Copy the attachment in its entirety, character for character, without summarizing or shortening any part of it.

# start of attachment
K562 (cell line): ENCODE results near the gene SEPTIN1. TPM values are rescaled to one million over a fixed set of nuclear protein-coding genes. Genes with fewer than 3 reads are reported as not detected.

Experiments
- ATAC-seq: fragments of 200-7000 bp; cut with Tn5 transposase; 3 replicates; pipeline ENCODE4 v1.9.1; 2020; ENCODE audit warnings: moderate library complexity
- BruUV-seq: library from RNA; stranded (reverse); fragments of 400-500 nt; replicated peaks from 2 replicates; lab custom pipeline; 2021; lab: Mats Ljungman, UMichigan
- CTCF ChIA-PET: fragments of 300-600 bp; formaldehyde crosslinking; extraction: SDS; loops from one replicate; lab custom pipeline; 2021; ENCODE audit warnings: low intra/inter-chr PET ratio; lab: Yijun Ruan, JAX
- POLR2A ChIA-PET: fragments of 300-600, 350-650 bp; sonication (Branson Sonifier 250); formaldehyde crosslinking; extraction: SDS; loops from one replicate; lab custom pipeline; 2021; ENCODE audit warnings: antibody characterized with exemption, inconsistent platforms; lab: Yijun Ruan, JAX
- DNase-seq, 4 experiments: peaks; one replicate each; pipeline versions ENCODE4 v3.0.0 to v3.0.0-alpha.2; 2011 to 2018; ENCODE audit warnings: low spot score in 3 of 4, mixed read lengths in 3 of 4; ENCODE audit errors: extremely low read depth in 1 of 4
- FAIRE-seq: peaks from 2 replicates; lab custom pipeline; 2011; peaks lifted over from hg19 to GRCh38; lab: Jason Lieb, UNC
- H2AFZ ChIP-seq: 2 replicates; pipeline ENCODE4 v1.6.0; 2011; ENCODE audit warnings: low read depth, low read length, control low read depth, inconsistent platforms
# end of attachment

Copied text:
K562 (cell line): ENCODE results near the gene SEPTIN1. TPM values are rescaled to one million over a fixed set of nuclear protein-coding genes. Genes with fewer than 3 reads are reported as not detected.

Experiments
- ATAC-seq: fragments of 200-7000 bp; cut with Tn5 transposase; 3 replicates; pipeline ENCODE4 v1.9.1; 2020; ENCODE audit warnings: moderate library complexity
- BruUV-seq: library from RNA; stranded (reverse); fragments of 400-500 nt; replicated peaks from 2 replicates; lab custom pipeline; 2021; lab: Mats Ljungman, UMichigan
- CTCF ChIA-PET: fragments of 300-600 bp; formaldehyde crosslinking; extraction: SDS; loops from one replicate; lab custom pipeline; 2021; ENCODE audit warnings: low intra/inter-chr PET ratio; lab: Yijun Ruan, JAX
- POLR2A ChIA-PET: fragments of 300-600, 350-650 bp; sonication (Branson Sonifier 250); formaldehyde crosslinking; extraction: SDS; loops from one replicate; lab custom pipeline; 2021; ENCODE audit warnings: antibody characterized with exemption, inconsistent platforms; lab: Yijun Ruan, JAX
- DNase-seq, 4 experiments: peaks; one replicate each; pipeline versions ENCODE4 v3.0.0 to v3.0.0-alpha.2; 2011 to 2018; ENCODE audit warnings: low spot score in 3 of 4, mixed read lengths in 3 of 4; ENCODE audit errors: extremely low read depth in 1 of 4
- FAIRE-seq: peaks from 2 replicates; lab custom pipeline; 2011; peaks lifted over from hg19 to GRCh38; lab: Jason Lieb, UNC
- H2AFZ ChIP-seq: 2 replicates; pipeline ENCODE4 v1.6.0; 2011; ENCODE audit warnings: low read depth, low read length, control low read depth, inconsistent platforms